Earlier today I had the pleasure of a chat with Daniel Fazekas from KwaliTools, a new service for market researchers which provides a powerful and flexible way to conduct video online focus groups. Daniel is an interesting person to be running this sort of company as he has a background in ‘real’ qualitative research and in software development.
One of the key things about KwaliTools is that it is highly focused on creating online, video focus groups. The system is not compromised by being multi-function, and multi-market, it is allows researcher to conduct synchronous web video, qualitative discussions – it is not a conference platform, it is not an asynchronous tool, and it is not a text-based focus group.
Daniel gave me a demonstration of the system and I look forward to giving it a proper trial at some future point. Key things that stood out for me were:
- It seemed really easy to use and quite flexible
- Creating joint tasks, such as creating a collage board, was a lot of fun
- The system seemed to work well with an ordinary browser and connection speed
- Of particular interest was the way that a group could be split into separate rooms, allowing them to work on tasks separately (with everything recorded)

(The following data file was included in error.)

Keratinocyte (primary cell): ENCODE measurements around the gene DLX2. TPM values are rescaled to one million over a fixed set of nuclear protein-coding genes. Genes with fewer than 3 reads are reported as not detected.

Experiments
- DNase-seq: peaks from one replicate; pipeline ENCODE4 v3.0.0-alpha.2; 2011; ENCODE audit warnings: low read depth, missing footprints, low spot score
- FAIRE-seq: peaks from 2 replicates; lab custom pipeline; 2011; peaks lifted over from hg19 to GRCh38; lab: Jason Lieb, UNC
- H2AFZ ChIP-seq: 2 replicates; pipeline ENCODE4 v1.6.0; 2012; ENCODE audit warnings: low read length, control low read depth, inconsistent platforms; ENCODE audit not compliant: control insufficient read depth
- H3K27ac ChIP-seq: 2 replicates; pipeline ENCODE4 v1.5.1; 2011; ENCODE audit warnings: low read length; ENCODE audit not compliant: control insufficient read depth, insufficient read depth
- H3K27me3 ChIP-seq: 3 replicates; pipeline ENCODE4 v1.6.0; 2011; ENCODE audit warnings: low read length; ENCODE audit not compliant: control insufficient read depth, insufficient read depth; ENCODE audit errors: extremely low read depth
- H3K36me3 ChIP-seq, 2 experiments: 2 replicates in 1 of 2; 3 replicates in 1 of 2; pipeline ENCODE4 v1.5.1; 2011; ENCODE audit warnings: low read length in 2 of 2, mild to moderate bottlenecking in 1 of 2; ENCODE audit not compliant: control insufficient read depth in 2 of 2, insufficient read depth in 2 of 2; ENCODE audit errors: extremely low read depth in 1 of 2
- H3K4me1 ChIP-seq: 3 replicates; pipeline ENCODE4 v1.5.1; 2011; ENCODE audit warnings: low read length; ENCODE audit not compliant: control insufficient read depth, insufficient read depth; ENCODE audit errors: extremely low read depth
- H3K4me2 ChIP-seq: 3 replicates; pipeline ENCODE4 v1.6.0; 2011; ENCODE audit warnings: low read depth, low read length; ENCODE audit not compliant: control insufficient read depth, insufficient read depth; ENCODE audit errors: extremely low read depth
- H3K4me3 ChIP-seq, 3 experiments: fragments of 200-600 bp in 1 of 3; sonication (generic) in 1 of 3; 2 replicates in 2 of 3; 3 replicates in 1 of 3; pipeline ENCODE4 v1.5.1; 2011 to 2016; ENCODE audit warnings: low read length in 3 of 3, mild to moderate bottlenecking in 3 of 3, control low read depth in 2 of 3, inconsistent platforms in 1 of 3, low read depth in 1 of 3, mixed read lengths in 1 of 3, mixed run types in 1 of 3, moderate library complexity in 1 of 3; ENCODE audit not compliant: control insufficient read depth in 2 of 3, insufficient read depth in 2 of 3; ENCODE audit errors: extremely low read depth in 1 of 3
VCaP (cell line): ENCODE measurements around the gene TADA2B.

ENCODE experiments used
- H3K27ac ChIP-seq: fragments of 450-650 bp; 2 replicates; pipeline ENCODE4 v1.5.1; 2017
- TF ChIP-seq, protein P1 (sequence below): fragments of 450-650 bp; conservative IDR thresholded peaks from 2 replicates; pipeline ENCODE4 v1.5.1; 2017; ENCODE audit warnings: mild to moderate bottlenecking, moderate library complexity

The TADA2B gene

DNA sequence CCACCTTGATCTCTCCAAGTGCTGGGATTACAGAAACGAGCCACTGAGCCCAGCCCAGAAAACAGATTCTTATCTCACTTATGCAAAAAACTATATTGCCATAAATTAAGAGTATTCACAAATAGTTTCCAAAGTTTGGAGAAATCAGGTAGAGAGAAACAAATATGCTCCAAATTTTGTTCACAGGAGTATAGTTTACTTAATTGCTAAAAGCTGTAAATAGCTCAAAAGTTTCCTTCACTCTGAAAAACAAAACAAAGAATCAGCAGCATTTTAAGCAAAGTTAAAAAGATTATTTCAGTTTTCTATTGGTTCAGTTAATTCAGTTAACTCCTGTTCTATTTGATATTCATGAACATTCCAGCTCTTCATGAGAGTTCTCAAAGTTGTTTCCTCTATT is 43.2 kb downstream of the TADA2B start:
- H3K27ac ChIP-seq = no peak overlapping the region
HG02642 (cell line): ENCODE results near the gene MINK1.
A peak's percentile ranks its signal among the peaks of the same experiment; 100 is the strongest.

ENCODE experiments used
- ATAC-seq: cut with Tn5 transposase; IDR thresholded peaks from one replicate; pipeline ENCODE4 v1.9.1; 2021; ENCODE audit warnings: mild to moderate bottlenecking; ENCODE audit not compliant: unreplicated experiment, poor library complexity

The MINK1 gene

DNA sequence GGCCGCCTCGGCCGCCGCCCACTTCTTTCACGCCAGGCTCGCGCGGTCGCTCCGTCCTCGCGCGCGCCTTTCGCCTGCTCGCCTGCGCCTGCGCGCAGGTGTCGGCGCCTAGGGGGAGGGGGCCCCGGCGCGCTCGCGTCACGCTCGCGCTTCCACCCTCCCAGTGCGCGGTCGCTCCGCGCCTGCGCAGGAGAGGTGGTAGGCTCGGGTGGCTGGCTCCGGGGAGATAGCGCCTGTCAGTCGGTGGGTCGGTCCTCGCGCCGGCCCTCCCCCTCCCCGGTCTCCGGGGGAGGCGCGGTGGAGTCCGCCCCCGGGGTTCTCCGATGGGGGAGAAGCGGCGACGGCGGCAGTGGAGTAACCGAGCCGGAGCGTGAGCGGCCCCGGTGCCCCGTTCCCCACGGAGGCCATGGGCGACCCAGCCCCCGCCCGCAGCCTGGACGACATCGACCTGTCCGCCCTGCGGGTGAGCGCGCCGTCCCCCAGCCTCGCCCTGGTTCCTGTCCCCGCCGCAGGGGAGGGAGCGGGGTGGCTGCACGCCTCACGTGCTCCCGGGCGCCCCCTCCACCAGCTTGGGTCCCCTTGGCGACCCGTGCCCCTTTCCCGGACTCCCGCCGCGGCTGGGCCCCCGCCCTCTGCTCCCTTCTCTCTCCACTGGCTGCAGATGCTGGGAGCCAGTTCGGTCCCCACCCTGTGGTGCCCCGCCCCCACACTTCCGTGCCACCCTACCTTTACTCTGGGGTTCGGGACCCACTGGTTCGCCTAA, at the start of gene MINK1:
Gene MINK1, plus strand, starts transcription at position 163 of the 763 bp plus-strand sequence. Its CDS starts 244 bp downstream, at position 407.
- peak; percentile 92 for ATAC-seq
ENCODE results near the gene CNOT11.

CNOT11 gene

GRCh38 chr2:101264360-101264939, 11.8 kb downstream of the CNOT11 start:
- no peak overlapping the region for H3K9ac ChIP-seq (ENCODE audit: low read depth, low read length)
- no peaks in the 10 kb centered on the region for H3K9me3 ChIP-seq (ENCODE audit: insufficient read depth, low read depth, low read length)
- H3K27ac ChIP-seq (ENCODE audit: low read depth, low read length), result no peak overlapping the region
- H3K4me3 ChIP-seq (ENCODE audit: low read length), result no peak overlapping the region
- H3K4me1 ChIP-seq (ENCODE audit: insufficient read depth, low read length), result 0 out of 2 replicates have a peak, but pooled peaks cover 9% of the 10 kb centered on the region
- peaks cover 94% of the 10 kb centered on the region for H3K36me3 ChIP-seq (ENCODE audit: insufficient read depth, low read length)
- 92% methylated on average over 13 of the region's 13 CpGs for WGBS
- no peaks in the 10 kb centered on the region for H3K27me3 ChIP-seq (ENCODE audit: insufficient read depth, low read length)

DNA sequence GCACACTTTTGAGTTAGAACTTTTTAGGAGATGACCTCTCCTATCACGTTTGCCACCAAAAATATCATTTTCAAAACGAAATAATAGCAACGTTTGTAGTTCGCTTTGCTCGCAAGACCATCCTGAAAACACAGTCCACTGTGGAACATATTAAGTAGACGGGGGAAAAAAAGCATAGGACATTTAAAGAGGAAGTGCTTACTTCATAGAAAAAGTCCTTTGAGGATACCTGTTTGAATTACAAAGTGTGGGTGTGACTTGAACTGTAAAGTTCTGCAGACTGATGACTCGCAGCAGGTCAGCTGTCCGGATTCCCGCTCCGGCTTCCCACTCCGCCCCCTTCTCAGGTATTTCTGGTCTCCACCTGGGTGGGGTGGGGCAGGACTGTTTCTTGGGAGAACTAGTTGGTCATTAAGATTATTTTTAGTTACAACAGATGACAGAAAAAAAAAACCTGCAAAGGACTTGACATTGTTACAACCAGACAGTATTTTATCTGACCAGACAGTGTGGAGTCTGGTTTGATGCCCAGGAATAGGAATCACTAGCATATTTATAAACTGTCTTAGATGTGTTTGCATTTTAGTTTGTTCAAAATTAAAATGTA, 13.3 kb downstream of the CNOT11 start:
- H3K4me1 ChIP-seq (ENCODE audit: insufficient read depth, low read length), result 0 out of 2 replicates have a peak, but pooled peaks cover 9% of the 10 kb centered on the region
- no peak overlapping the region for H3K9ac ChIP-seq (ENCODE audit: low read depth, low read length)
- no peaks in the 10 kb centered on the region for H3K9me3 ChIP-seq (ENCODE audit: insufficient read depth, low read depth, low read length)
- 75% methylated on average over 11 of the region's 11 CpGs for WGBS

I think one of the key things for anybody wanting to make a success of video chat focus groups is to move beyond just replicating what happens in a face-to-face group, to take advantage of features like the separate rooms and the power of virtual white boards.
Compared with a text-based online focus group the video group is much more like a face-to-face group. In a text-based group everybody tends to speak (type) at the same time, in a video group normal patterns of taking it in turns to speak prevails. In a text group the transcript is immediately available, with a video group there is the positive of having all that useful video, but it takes longer to review, especially if several rooms have been used and recorded.
One of the most surprising things about Kwalitools was the price. I can’t reveal the price (KwaliTools will tell you it if you contact them), but I was amazed at how cheap a one hour group was.
For any qual researcher looking to offer something different to their clients, perhaps in conjunction with traditional face-to-face research, this looks like a really interesting option, one well worth giving a try to see if it suits you.
Going forward another option might be to link KwaliTools to other systems, for example community panels, via an API, to allow qualitative depth to be added to quantitative breadth.